When the vicar's wife went off with a young and penniless man the scandal knew no bounds. Her two little girls were only seven and nine years old respectively. And the vicar was such a good husband. True, his hair was grey. But his moustache was dark, he was handsome, and still full of furtive passion for his unrestrained and beautiful wife.
Why did she go? Why did she burst away with such an éclat of revulsion, like a touch of madness?
Nobody gave any answer. Only the pious said she was a bad woman. While some of the good women kept silent. They knew.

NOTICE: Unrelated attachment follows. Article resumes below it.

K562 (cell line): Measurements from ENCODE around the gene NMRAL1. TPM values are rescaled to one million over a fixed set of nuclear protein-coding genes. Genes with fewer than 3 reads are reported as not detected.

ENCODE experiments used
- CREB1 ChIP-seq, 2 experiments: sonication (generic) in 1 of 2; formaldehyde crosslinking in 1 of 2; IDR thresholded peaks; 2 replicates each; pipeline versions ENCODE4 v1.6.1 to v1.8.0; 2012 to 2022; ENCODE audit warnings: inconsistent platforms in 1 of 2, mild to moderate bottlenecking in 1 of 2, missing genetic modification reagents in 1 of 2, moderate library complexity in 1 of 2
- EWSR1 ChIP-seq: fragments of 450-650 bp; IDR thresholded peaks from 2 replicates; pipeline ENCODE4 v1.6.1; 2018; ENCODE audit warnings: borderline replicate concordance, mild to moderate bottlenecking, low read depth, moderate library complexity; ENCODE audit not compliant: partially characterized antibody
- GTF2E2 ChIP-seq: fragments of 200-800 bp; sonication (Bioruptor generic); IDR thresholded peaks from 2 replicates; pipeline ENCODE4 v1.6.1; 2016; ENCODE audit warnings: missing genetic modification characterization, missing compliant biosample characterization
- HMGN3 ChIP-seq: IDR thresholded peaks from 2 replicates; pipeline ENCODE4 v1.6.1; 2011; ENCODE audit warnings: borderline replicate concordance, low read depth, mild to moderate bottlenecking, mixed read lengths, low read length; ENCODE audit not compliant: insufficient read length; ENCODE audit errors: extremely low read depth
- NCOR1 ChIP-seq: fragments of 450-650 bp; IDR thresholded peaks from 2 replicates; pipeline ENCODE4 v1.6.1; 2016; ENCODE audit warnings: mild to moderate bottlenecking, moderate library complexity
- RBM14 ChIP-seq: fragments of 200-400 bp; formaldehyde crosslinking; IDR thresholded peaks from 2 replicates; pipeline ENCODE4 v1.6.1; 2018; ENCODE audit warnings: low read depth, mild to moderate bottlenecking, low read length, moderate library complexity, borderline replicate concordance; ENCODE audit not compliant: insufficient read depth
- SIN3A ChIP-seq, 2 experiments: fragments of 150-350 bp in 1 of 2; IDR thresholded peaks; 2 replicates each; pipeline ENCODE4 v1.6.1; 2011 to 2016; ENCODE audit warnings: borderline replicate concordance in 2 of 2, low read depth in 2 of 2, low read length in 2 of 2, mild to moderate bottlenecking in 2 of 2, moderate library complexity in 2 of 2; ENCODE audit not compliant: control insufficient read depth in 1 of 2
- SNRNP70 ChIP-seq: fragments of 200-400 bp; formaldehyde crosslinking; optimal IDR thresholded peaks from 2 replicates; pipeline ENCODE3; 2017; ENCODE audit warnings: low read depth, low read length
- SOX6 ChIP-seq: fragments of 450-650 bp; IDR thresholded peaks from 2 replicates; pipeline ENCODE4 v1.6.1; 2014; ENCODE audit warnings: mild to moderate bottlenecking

The two little girls never knew. Wounded, they decided that it was because their mother found them negligible.
The ill wind that blows nobody any good swept away the vicarage family on its blast. Then lo and behold! the vicar, who was somewhat distinguished as an essayist and a controversialist, and whose case had aroused sympathy among the bookish men, received the living of Papplewick. The Lord had tempered the wind of misfortune with a rectorate in the north country.